Scotland politics

Scottish secretary and MSPs discuss further devolution

Scottish secretary David Mundell (left) and Bruce Crawford, convenor of the Scottish Parliament's devolution committee, met with others in London. Image copyright PA
Image caption Scottish secretary David Mundell (left) and Bruce Crawford, convenor of the Scottish Parliament's devolution committee, met in London

The Scottish secretary has insisted the UK government "will deliver the Smith recommendations" after a meeting with MSPs in London.

Members of Holyrood's devolution committee and David Mundell discussed further devolution for Scotland.

Committee convenor, Bruce Crawford MSP, said Mr Mundell had "signalled he will make some amendments to the current draft clauses".

Mr Mundell said the UK government had made its position clear.

The MSPs have said the legislation proposed by the Conservatives falls short of the Smith Commission recommendations.

Following the discussion, Mr Crawford added that the MSPs "would have liked to have seen more change before any Bill is introduced".

He said the meeting with Mr Mundell was "constructive and helpful".

'Perfect balance'

Mr Mundell, meanwhile, said he was pleased to have met the MSPs, and welcomed the insights in particular of Linda Fabiani, who was one of the SNP's representatives on the Smith Commission.

He said: "I have made my position clear: the UK government will deliver the Smith recommendations, giving Scotland one of the most powerful devolved parliaments in the world.

"It will have powers over a wide range of tax decisions, including the Scottish rate of income tax, as well as additional powers in many other areas.

"This strikes the perfect balance of a strong Scotland within the security of the wider UK. The Scotland Bill will be brought forward shortly and will be subject to the full parliamentary process which will allow views to be heard and debated."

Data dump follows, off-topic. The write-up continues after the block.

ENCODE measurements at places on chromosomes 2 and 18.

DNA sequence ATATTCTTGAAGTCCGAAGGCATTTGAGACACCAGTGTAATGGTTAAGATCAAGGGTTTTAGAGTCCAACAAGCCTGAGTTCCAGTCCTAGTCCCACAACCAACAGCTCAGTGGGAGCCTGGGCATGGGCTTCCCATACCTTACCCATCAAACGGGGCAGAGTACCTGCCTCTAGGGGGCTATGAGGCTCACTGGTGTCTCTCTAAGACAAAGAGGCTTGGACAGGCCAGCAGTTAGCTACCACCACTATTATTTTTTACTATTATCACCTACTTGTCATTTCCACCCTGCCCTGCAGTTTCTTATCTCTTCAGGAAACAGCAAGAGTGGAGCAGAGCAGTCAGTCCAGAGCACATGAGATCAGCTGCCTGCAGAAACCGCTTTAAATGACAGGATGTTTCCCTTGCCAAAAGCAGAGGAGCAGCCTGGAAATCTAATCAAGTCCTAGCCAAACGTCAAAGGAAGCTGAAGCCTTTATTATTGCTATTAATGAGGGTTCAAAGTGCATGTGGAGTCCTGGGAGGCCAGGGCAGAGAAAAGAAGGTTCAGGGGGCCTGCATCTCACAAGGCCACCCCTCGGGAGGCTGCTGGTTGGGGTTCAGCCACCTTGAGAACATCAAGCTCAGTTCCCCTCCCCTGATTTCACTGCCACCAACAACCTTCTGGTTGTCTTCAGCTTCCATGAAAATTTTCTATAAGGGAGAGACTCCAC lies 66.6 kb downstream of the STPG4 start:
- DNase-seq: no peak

Last week, the devolution committee at the Scottish Parliament said the draft clauses that had been put forward by the previous UK government did not meet with "the spirit or the substance" of the Smith Commission's recommendations.

The Commission, set up in the wake of last year's independence referendum, proposed giving a range of new powers to Holyrood, including greater control over income tax and some responsibility for welfare and benefits.

'Reserve judgement'

The draft clauses were drawn up by the Conservative-Liberal Democrat coalition, ready to be implemented by whichever party won the General Election.

Since then, Prime Minister David Cameron has said he could consider "sensible suggestions" on what further powers could be transferred north.

Mr Crawford added: "We are pleased that the Secretary of State is moving quickly with the introduction of a new Scotland Bill.

"Our report sets out what changes the committee think are necessary to reach the baseline of a Bill that meets the spirit and substance of the Smith Commission's report.

"Parts of our report are being taken on board now and that is helpful. But let's see the Bill - we'll reserve judgement until then."

As well as Ms Fabiani and Mr Crawford, Labour MSP Lewis Macdonald also took part in the talks.

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